I really have to agree with JVS about the Finale in this recording. The first few bars of the Adagio have so much darkness and weight and the quiet of some passages pulled me into sadness and never let me go. I was shaking my head after it was over and sat in silence for a while.

Like many, I own numerous versions of the 6th with 1991's Pletnev/RSNO (Virgin Classics) being one of my most cherished CDs. It always leaves me in an emotional state but in a different form than this new music from MusicaAeterna.

philipjohnwright's picture

So I guess that's my evening sorted.


To my mind there is no doubt that Tchaikovsky took his own life so shortly after this was premiered; the despair is palpable.

Ovation123's picture

Added to my Apple Music library until such time I can acquire a physical copy. Looking forward to hearing it.

dalethorn's picture

Your review was enticing, and so I checked a few other places before purchasing. Some of the customers who didn't like it described it as over-produced and too closely miked in places. With that in mind I do see their point, which prepared me more than this review did for the huge sonic avalanche. I'd recommend listening to this on something the size of the PS Audio IRS V. It's ... well, huge!

Allen Fant's picture

Thanks! for sharing- JVS

is this edition the best on CD or SACD?

Jason Victor Serinus's picture

I'm pretty damn good when it comes to comparing voices and interpretations, but when it comes to other classical genres, my comparison bank is limited. Regardless, what I can say without qualification is that the performance is so devastating that, no matter what other versions sound like, it must be heard.

This isn't available on SACD, but you can download it in 24/96. It is also out on LP. Thanks to Tracy for letting me know about the vinyl issue..

Ovation123's picture

And I never do that. Has displaced the venerable RCA Living Stereo SACD by Pierre Monteux and the Boston Symphony Orchestra as my go to recording.

Kal Rubinson's picture

I had never heard any of Teodor Currentzis' recordings because, so far, he has recorded standard repertoire, already well-represented in my collections, and because none of his are in multichannel. Thanks to Jason's suggestion, I downloaded a copy (16/44.1 stereo) from the plaympe website and did not find much that I liked although it was certainly fascinating. I compared it, side by side, with recordings by Honeck, Fischer, and Gatti in multichannel and by Mravinsky and Monteux in stereo. They were all preferable to Currentzis.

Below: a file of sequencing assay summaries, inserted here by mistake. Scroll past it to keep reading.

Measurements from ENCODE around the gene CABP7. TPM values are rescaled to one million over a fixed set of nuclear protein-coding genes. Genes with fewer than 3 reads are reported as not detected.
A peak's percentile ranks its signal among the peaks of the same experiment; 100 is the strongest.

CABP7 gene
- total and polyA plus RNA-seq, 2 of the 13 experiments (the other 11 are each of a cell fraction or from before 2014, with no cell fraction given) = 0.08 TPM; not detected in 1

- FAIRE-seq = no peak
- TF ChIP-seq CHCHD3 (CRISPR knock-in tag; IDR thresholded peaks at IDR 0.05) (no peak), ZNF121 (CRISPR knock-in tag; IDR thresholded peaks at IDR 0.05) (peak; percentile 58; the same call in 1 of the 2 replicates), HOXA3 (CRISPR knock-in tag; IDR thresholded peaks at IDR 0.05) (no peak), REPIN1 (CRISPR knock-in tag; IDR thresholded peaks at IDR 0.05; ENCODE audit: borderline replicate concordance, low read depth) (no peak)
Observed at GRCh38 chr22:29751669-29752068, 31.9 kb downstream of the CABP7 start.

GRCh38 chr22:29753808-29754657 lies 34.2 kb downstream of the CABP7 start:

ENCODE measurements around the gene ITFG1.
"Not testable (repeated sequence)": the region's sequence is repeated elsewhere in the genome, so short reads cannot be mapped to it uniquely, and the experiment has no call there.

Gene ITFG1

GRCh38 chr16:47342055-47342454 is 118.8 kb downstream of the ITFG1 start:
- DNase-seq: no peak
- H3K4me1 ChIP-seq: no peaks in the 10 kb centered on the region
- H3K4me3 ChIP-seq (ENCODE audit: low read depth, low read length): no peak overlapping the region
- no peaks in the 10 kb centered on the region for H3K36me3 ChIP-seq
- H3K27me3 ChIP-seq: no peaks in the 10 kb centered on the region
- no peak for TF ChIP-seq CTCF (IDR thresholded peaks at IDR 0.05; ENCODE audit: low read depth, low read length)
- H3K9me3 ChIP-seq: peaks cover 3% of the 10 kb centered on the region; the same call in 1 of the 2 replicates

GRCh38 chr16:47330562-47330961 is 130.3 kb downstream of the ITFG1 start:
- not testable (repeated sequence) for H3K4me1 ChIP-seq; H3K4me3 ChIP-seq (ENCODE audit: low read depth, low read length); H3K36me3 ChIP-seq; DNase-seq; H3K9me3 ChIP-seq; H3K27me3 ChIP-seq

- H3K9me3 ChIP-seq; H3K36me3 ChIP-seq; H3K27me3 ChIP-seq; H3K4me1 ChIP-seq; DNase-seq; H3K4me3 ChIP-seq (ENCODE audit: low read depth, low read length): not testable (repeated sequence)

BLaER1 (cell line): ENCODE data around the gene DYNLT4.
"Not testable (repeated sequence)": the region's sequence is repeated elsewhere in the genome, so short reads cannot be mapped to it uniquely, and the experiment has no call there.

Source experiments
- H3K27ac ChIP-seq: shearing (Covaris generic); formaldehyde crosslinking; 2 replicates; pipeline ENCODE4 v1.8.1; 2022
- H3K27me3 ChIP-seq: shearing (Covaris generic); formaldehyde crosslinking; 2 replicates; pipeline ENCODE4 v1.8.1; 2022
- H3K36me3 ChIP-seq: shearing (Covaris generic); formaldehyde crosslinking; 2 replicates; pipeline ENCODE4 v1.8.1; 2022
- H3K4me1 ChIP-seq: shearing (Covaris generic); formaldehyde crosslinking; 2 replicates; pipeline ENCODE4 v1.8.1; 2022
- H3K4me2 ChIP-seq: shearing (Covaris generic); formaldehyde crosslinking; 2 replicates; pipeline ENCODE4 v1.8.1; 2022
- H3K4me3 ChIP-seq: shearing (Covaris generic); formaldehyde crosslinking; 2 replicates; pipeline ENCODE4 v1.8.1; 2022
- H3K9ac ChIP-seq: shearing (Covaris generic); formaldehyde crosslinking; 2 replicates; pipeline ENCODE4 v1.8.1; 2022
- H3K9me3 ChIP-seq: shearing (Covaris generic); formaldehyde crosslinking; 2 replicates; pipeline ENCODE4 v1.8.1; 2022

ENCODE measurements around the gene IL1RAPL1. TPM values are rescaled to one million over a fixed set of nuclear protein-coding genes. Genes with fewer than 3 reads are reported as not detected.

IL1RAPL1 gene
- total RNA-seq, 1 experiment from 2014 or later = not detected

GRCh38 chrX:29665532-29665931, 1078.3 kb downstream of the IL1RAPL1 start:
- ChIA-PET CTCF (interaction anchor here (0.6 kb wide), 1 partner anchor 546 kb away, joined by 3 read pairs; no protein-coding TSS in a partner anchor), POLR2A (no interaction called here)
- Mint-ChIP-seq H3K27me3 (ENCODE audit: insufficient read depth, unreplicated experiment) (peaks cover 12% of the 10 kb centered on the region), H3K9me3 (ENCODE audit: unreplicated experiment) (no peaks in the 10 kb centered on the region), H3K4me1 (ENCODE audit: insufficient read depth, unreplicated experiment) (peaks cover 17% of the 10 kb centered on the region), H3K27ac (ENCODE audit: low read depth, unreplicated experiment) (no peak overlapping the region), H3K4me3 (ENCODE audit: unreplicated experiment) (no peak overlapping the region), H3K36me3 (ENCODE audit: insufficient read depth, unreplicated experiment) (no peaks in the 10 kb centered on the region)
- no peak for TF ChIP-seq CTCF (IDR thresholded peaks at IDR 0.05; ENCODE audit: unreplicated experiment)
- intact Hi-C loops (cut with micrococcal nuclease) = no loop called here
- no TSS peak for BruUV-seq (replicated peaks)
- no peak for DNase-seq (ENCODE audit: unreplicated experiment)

Although I cannot ascribe it completely to Currentzis or to the recording team, the balances throughout were strange. I heard too much detail and presence from the upper range of the lower strings which served to emphasize subsidiary lines at the expense of the main melodic voice. As a result, there was a lot of internal detail but it was more of a distraction than an elucidation. Some of the brass and winds were overly raspy and, at times, sounded almost like a sneeze. (Try the opening note of the last movement.) While there is plenty of mid-bass, the tympany were dull. Miking was too close for some of the instruments and the soundstage was severely foreshortened, front to back.

But it is the tempi that were most distinctive and they were strange. The 3rd movement, ending in a wonderful blaze, was coherent and more than satisfactory. The 2nd was also satisfactory but dull and lacking in grazia. The 1st and 4th were inconsistently paced to the extent of perversity: Slowing, pausing rushing and, at times, just losing continuity. The symphony ended with neither a bang (of course) nor a sigh. It just stopped. Overall, I found the performance overly impulsive but it is certainly different and will evoke polarized responses.

dalethorn's picture

I ended up deleting my 24/96 copy of this a couple of days ago and replacing it with the Fischer/Budapest version. On second and third listens, it was coming across as thick, turgid, and pummeling. Those aren't absolutes, just an impression of what it's like when it's almost OK, but just goes too far. I've known for awhile that Jason has a liking for such things - well, the relentless pounding aspect more than the others.

Today on a related/unrelated note, I downloaded an old pop music track to replace one I downloaded two years ago. The track from two years ago was never completely satisfactory, but it was the best I could find at the time. Today's copy sounds like the original vinyl I had decades ago. The difference? The older track was mastered or remastered for loudness compression, for radio play. It's heartbreaking to think that even the least important music would be treated this way, but at least in this narrow window of time, there are one or more sources for some of these tracks, while they last.

The reason I brought up the 'loudness' issue is because I sense a similar effect in the Currentzis recording. The potential for awesomeness is there with the Currentzis, but it needs to be made a little cleaner or clearer, whatever the case may be. As I noted previously, it might play well on the giant PS Audio IRS-V speakers for immense sonic effect, but not so well otherwise.

NeilS's picture